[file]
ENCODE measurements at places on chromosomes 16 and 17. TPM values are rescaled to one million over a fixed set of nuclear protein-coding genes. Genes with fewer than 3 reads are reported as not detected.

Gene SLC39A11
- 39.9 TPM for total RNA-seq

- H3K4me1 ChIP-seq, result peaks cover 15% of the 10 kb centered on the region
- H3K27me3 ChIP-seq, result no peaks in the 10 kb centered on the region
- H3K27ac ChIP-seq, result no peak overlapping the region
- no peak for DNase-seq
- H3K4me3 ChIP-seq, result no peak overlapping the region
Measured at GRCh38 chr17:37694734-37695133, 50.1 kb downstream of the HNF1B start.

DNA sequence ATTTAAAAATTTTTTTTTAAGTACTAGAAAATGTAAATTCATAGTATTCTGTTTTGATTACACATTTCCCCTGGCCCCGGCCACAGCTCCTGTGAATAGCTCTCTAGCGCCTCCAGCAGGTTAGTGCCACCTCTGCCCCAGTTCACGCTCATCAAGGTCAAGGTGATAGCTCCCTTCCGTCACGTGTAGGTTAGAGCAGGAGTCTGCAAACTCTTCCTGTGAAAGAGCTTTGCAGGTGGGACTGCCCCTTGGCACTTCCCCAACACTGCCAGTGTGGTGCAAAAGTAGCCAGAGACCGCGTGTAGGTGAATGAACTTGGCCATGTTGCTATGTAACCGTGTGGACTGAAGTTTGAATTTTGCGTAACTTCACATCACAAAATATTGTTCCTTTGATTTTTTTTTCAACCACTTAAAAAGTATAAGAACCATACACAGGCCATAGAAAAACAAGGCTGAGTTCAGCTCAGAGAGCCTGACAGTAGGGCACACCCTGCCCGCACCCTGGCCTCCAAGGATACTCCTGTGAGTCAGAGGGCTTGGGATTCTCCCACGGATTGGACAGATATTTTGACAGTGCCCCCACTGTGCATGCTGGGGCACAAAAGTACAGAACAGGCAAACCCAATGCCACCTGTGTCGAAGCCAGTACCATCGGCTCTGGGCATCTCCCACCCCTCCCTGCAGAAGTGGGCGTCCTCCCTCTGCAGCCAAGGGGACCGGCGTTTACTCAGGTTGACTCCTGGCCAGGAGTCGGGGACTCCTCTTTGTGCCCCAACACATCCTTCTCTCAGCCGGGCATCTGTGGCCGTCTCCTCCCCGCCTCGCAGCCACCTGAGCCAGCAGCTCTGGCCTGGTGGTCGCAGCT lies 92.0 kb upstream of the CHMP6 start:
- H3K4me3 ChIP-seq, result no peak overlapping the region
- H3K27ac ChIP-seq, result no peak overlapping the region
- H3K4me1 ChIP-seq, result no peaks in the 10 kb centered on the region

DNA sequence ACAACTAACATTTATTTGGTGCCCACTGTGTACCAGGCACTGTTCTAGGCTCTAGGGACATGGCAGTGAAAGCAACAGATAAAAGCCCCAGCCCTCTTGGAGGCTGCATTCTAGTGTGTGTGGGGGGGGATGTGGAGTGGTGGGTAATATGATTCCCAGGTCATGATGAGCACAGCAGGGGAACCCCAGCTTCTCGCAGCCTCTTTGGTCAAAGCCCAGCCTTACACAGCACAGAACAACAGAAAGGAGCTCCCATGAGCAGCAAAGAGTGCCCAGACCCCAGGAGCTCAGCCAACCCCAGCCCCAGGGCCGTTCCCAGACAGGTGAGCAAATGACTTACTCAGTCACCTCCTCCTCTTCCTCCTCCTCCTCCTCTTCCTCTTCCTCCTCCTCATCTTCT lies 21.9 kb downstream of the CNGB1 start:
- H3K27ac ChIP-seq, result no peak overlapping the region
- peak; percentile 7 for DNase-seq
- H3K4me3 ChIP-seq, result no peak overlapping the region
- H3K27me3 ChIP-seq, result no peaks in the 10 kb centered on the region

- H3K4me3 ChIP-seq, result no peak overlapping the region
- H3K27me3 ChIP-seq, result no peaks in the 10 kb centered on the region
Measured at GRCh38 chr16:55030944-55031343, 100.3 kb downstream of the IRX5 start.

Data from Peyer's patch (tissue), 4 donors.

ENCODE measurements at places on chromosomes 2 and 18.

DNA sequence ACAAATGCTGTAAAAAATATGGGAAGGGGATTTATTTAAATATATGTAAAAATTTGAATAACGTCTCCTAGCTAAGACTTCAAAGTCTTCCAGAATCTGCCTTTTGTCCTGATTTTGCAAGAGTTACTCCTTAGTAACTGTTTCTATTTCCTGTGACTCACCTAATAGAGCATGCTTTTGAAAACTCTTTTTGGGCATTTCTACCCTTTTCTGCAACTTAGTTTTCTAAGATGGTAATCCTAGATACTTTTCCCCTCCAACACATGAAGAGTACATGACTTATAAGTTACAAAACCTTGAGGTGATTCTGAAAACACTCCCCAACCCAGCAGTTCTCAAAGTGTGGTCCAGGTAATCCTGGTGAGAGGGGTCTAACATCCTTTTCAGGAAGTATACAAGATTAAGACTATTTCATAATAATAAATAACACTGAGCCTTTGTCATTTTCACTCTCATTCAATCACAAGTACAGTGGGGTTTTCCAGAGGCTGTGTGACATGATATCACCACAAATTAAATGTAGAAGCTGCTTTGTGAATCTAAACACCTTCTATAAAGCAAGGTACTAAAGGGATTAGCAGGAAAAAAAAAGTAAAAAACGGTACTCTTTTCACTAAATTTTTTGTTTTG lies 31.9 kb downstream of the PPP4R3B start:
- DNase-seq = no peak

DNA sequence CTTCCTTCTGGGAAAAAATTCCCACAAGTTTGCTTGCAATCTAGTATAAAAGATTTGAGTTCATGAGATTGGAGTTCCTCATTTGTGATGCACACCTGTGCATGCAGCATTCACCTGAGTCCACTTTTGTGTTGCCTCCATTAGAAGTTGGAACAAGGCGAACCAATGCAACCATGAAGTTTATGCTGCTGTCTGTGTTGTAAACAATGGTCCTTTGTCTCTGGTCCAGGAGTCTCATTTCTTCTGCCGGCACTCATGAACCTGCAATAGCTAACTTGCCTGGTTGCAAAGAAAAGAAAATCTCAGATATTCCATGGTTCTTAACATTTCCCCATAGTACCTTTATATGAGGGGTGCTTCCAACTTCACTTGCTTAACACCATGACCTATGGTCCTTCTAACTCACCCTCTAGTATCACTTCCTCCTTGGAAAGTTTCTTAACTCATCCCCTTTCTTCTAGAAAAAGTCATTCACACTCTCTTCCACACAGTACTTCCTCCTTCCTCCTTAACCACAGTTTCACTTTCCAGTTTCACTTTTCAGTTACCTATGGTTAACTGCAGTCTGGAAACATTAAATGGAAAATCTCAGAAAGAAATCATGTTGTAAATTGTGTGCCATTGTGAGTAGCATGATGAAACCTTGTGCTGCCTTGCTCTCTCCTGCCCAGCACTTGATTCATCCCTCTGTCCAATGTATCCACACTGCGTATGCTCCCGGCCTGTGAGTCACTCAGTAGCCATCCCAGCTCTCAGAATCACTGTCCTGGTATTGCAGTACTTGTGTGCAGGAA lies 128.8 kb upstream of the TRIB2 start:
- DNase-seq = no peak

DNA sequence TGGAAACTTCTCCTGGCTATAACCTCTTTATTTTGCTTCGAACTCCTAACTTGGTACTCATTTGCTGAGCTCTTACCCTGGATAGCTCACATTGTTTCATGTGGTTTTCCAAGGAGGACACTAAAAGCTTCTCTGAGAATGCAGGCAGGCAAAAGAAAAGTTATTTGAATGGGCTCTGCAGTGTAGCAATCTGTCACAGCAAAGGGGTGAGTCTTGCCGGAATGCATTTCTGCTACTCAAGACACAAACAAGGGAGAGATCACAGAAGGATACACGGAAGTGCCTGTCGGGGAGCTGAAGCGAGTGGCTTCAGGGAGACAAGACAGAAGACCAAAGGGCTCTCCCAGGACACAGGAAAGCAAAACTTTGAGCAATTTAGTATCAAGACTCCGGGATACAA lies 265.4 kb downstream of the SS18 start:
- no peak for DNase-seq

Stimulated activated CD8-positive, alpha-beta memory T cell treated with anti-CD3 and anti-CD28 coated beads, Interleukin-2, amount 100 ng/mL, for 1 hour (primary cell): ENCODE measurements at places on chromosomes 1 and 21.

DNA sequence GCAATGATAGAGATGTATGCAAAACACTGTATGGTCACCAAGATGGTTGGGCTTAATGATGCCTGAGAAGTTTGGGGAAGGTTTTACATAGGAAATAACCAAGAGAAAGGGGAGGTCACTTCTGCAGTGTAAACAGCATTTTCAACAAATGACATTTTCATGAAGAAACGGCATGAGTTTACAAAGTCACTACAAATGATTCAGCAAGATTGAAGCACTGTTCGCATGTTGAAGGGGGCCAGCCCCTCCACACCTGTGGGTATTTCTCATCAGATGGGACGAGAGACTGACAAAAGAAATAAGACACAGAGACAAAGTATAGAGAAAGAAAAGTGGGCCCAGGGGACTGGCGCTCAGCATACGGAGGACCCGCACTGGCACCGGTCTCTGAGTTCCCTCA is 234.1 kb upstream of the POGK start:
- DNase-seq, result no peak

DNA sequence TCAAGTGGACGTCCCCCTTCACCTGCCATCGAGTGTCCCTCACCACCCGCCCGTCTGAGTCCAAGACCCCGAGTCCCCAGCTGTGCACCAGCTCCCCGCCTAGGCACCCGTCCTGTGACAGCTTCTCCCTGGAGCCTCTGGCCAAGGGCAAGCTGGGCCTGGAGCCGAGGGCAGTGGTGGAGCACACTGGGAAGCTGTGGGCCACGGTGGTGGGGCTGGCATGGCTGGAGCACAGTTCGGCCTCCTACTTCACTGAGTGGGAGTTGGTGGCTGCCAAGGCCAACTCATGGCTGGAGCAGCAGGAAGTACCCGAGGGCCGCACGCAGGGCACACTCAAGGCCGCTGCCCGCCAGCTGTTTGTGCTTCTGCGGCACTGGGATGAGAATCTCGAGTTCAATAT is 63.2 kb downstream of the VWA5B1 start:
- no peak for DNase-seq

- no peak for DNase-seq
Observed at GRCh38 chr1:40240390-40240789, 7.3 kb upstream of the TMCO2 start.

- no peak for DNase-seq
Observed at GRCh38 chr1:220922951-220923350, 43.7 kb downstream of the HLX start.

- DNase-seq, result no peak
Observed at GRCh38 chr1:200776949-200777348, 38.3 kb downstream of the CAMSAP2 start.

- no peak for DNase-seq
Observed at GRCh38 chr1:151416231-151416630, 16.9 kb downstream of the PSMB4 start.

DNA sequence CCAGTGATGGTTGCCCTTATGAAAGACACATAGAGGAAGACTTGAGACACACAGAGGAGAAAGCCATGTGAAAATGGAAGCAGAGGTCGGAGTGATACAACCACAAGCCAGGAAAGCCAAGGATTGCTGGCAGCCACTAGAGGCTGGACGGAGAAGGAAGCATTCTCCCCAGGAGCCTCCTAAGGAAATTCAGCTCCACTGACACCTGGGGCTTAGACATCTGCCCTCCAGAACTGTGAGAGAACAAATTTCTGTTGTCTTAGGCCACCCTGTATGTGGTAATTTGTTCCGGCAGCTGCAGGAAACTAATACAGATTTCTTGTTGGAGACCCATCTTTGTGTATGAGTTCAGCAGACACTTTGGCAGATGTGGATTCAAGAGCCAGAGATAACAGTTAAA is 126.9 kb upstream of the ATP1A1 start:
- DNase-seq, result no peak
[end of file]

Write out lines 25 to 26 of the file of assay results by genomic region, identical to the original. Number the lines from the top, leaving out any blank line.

- DNase-seq = no peak

DNA sequence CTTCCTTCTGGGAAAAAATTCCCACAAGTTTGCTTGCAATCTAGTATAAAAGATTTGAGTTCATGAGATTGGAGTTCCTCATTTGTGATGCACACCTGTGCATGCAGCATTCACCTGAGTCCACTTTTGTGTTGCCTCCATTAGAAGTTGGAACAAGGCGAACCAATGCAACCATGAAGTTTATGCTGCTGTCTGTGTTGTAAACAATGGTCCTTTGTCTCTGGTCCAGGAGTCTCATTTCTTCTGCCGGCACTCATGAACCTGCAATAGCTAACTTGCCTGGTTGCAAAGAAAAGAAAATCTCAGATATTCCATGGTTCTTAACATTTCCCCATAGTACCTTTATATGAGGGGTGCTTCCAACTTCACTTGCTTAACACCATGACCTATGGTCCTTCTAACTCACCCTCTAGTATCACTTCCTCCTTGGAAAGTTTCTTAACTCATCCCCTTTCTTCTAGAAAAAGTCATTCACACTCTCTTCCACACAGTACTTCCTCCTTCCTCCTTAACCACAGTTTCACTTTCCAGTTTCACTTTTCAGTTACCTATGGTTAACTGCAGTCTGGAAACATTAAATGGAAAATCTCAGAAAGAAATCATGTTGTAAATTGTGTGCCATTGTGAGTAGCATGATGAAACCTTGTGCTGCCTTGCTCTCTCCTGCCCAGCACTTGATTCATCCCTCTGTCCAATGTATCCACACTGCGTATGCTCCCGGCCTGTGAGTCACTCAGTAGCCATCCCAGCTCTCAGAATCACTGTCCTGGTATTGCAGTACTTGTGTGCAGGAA lies 128.8 kb upstream of the TRIB2 start: